The real reason for coming west was not European pressure
There is a common misconception that the Ojibwe were enticed, or contracted, by the European fur traders to come west of the Great Lakes and Mississippi regions to be part of the fur trade, rather than having expanded under other influences. This belief has led many historians to falsely provide the impression that the Ojibwe operated at the behest of the Europeans. Nothing could be farther from the truth.
While the Ojibwe did come west about the same time as the advent of intense fur-trading, this move was part of a larger move westward that happily coincided with the expansion of trading; the Ojibwe were simply there to (naturally) take advantage of the trend. This newfound economic avenue allowed for an even greater expansion (by warfare and by sheer population) westward as the Ojibwe were also caught up in the genesis of the Metis Nation through marriage to Europeans.
That the early western Ojibwe concentrated on, and were extremely successful in, trapping large numbers of beaver, many scholars hypothesized that they must have been brought in by the fur companies. Also, because of the close ties to the Canadian traders and the newly formed kinship ties to the Canadian-friendly Metis, the rumor that the Ojibwe were bought and paid for by the Canadians was spread widely by the Hudson Bay Company.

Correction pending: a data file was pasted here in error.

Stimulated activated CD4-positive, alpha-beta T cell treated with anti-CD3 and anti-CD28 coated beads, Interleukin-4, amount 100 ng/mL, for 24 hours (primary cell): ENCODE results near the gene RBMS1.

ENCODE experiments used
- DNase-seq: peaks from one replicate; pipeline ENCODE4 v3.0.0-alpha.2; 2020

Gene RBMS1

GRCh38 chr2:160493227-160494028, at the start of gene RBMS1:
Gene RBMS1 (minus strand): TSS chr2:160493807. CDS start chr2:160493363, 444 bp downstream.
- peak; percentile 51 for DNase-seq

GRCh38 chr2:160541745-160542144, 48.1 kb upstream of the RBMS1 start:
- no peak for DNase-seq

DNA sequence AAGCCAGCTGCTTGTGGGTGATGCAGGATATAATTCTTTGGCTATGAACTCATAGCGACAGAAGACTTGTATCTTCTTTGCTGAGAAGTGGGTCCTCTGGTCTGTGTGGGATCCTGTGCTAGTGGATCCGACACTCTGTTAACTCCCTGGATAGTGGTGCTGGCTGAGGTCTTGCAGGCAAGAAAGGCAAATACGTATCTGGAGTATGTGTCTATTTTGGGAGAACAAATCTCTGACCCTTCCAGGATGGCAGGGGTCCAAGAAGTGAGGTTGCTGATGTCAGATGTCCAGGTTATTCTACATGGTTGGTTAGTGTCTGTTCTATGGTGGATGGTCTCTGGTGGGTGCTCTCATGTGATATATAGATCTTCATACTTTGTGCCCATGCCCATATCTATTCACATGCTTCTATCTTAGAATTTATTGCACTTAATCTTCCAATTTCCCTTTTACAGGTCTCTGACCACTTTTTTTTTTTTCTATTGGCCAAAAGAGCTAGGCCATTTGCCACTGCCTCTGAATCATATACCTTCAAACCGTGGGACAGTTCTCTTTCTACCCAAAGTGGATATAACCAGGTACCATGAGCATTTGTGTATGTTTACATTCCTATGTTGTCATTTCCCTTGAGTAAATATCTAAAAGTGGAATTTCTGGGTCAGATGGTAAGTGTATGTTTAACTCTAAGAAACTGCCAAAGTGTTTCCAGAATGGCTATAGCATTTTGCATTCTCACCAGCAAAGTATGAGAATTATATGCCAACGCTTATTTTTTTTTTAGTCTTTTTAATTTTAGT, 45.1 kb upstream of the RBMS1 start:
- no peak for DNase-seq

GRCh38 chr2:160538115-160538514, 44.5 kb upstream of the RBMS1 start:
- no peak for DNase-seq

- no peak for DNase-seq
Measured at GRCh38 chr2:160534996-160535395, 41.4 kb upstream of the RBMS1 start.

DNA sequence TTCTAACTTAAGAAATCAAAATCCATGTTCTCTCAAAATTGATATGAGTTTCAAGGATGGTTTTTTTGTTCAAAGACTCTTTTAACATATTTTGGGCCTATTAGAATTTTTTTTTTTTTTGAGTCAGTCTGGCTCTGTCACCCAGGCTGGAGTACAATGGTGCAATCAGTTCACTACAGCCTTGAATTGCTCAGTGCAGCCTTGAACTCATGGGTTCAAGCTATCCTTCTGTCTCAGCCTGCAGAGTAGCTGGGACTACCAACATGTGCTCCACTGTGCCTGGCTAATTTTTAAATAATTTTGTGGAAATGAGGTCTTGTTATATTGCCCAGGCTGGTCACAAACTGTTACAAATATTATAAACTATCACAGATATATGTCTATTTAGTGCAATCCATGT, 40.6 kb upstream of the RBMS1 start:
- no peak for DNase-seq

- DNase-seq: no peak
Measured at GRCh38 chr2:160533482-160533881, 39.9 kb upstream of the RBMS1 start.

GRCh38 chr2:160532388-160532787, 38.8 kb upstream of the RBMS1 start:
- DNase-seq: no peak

The most interesting reason for the movement of the Ojibwe into the Red River Valley region is one that is based on oral tradition. Chief Peguis, in explaining why the Ojibwe had come to the region stated to the European governors of Manitoba that:
“About the year 1780, smallpox overtook [the Cree and Assiniboine], and decimated them fearfully. Thereafter…the Saulteaux [Ojibwe] left the forests…and entered on the plains of Red River…The Saulteaux found the Assiniboines and the Crees encamped at the Pembina Mountain,…and after smoking and feasting for two or three days, the children of the forest were formally invited to dwell on the plains — to eat out of the same dish, to warm themselves at the same fire, and to make common cause with them against their enemies the Sioux…” The Assiniboine told the Ojibwe, “Your presence will remove the cloud of sorrow that is in our minds and strengthen us against our enemies.”
Learn more at Peers, Laura L. (Laura Lynn). 1994. “Ojibwa Of Western Canada, 1780 To 1870.” Manitoba Studies In Native History. St. Paul: Minnesota Historical Society Press.